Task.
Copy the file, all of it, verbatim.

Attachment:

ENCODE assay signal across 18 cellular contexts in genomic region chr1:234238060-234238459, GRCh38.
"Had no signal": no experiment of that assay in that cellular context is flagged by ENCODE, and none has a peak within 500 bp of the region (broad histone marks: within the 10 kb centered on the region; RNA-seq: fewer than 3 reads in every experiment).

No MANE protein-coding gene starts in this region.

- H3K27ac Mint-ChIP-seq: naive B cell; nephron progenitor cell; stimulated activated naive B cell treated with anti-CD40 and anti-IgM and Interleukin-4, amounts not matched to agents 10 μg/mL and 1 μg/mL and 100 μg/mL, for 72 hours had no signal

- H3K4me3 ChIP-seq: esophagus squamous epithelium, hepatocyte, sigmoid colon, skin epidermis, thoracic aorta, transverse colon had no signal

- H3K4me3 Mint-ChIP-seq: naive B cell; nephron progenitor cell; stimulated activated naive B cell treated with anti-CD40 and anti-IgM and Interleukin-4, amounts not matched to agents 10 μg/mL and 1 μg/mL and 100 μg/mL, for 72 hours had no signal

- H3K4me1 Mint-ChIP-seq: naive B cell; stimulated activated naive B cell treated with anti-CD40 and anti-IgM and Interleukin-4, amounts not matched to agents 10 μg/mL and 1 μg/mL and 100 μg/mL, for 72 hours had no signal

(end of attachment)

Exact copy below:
ENCODE assay signal across 18 cellular contexts in genomic region chr1:234238060-234238459, GRCh38.
"Had no signal": no experiment of that assay in that cellular context is flagged by ENCODE, and none has a peak within 500 bp of the region (broad histone marks: within the 10 kb centered on the region; RNA-seq: fewer than 3 reads in every experiment).

No MANE protein-coding gene starts in this region.

- H3K27ac Mint-ChIP-seq: naive B cell; nephron progenitor cell; stimulated activated naive B cell treated with anti-CD40 and anti-IgM and Interleukin-4, amounts not matched to agents 10 μg/mL and 1 μg/mL and 100 μg/mL, for 72 hours had no signal

- H3K4me3 ChIP-seq: esophagus squamous epithelium, hepatocyte, sigmoid colon, skin epidermis, thoracic aorta, transverse colon had no signal

- H3K4me3 Mint-ChIP-seq: naive B cell; nephron progenitor cell; stimulated activated naive B cell treated with anti-CD40 and anti-IgM and Interleukin-4, amounts not matched to agents 10 μg/mL and 1 μg/mL and 100 μg/mL, for 72 hours had no signal

- H3K4me1 Mint-ChIP-seq: naive B cell; stimulated activated naive B cell treated with anti-CD40 and anti-IgM and Interleukin-4, amounts not matched to agents 10 μg/mL and 1 μg/mL and 100 μg/mL, for 72 hours had no signal